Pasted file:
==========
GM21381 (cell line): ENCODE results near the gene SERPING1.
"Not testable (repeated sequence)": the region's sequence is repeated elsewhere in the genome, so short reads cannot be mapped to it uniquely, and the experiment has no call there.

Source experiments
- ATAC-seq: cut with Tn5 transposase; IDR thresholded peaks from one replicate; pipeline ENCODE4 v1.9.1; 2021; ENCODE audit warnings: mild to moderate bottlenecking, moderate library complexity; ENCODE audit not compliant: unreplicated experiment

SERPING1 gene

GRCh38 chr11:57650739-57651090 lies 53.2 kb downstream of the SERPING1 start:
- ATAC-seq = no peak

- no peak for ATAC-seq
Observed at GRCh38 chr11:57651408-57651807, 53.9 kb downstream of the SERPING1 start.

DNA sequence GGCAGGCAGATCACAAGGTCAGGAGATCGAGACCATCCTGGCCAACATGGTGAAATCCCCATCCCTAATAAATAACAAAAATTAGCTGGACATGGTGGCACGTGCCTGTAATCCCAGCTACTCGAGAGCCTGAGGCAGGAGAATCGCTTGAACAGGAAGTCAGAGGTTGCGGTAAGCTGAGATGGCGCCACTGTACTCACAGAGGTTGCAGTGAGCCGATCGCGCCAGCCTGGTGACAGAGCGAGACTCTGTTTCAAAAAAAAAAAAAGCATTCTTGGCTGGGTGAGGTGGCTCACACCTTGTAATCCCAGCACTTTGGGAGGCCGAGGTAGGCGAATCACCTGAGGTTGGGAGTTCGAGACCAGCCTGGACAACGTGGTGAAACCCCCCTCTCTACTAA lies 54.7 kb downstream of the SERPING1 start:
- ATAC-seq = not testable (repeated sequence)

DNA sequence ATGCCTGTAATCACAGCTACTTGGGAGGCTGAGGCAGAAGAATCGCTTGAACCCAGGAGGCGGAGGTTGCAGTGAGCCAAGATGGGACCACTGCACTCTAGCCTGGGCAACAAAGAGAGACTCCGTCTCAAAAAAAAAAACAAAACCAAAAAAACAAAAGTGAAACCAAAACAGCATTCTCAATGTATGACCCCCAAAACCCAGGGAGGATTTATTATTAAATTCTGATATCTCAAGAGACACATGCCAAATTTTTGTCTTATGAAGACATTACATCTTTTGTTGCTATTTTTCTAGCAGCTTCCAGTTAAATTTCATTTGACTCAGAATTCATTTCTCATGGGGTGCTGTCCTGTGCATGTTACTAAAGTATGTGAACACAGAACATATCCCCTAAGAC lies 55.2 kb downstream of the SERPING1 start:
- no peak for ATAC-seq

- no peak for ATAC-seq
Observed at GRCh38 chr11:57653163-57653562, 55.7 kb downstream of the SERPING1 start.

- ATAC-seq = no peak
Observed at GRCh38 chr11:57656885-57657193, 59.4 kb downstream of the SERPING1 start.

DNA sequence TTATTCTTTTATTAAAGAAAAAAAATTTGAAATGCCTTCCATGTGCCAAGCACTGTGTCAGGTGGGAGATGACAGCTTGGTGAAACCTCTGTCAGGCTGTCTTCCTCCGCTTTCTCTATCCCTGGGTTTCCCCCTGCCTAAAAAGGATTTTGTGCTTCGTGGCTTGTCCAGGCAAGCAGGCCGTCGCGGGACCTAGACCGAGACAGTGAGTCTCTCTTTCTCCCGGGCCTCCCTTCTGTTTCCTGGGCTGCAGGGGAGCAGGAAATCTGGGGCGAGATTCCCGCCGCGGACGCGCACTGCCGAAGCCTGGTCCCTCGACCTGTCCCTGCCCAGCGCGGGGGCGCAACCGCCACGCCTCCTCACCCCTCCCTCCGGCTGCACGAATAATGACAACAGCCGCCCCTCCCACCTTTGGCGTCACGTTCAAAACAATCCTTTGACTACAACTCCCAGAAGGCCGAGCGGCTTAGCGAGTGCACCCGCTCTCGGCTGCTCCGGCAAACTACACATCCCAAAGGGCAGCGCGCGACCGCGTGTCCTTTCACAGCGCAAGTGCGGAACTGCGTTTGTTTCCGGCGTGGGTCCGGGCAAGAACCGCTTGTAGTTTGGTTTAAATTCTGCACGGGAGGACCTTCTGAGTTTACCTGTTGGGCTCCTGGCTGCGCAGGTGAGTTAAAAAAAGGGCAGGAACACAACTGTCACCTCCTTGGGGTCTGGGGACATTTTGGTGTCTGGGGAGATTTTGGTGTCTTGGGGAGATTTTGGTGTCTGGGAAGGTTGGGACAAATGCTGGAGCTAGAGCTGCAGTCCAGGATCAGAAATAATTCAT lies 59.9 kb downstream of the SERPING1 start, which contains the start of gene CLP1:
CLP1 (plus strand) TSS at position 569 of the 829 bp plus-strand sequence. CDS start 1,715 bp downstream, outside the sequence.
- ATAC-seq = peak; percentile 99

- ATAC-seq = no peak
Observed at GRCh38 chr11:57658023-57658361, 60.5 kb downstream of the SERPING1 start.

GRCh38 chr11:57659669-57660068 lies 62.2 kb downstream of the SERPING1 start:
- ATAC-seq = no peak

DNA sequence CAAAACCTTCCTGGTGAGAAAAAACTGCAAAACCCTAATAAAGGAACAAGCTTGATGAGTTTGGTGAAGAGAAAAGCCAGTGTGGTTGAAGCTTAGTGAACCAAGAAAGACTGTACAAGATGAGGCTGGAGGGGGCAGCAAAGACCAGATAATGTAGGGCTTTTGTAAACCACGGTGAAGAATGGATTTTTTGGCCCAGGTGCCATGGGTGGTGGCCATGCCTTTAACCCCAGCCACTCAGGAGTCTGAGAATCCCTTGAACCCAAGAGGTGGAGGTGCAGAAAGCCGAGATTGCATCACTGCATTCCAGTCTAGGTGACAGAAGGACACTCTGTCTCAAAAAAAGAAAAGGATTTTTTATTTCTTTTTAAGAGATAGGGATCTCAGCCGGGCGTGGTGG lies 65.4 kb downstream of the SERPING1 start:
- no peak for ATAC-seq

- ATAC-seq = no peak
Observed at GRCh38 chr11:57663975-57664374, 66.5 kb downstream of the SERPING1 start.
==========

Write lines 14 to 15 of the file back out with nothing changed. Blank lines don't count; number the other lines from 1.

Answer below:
- no peak for ATAC-seq
Observed at GRCh38 chr11:57653163-57653562, 55.7 kb downstream of the SERPING1 start.